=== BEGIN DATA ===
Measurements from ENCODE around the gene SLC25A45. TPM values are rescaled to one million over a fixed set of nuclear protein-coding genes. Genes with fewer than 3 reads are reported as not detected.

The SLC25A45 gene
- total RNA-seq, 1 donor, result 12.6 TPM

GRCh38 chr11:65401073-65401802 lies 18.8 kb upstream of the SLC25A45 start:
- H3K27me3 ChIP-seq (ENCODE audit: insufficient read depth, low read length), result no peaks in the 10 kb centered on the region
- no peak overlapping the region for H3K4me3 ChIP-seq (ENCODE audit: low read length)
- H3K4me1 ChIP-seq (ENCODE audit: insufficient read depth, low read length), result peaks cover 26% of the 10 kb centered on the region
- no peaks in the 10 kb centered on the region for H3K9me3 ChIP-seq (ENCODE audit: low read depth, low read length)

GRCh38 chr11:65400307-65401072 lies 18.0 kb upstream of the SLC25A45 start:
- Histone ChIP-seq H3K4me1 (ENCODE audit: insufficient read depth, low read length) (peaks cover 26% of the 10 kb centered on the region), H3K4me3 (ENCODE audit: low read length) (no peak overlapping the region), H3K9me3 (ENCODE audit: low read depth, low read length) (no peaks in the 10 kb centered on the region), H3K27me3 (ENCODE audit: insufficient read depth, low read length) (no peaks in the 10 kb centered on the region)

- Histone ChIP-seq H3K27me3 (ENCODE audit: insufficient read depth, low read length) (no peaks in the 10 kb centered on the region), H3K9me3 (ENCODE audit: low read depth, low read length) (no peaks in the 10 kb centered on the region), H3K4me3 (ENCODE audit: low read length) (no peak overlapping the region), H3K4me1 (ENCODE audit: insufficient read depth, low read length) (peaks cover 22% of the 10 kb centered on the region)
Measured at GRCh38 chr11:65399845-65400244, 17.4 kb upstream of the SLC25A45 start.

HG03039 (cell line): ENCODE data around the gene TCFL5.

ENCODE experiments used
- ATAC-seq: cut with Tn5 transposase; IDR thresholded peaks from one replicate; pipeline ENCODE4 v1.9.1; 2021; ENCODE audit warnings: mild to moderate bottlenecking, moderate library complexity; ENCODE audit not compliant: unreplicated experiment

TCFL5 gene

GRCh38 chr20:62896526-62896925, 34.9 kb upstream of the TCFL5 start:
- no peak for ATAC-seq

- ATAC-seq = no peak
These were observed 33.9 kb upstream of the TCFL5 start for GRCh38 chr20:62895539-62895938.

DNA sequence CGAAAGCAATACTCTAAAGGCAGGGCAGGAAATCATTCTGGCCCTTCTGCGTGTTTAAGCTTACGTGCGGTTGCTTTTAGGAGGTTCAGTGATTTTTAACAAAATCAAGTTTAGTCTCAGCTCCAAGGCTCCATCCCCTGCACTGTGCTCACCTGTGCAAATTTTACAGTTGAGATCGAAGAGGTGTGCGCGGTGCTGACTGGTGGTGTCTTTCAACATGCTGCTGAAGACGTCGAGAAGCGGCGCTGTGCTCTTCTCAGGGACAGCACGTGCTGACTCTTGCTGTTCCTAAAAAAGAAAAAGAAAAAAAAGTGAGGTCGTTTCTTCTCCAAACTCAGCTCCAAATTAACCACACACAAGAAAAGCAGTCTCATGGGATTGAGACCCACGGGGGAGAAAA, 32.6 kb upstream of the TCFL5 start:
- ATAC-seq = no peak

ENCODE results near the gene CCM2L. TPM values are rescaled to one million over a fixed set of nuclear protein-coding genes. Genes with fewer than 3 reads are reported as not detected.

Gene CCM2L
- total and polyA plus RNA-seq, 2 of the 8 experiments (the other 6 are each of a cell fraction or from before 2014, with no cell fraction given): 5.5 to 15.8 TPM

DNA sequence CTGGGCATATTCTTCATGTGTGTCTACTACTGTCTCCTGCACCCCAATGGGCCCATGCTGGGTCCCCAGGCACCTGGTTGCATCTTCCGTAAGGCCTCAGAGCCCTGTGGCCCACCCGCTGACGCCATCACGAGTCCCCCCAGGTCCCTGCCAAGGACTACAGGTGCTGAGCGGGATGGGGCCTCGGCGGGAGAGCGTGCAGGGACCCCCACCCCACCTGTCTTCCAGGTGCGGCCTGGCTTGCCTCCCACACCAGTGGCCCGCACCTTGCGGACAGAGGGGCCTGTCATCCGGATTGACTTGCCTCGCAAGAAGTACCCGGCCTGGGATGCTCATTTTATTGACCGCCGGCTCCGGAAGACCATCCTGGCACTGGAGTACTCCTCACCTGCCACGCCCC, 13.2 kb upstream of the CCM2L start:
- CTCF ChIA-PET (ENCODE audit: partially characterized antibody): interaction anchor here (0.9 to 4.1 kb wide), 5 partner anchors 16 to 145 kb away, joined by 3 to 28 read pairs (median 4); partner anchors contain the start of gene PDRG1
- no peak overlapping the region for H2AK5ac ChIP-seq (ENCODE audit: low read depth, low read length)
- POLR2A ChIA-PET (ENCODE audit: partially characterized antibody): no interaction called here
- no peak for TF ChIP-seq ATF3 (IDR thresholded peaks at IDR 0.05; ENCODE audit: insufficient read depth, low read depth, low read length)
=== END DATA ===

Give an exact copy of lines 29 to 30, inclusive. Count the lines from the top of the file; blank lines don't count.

- POLR2A ChIA-PET (ENCODE audit: partially characterized antibody): no interaction called here
- no peak for TF ChIP-seq ATF3 (IDR thresholded peaks at IDR 0.05; ENCODE audit: insufficient read depth, low read depth, low read length)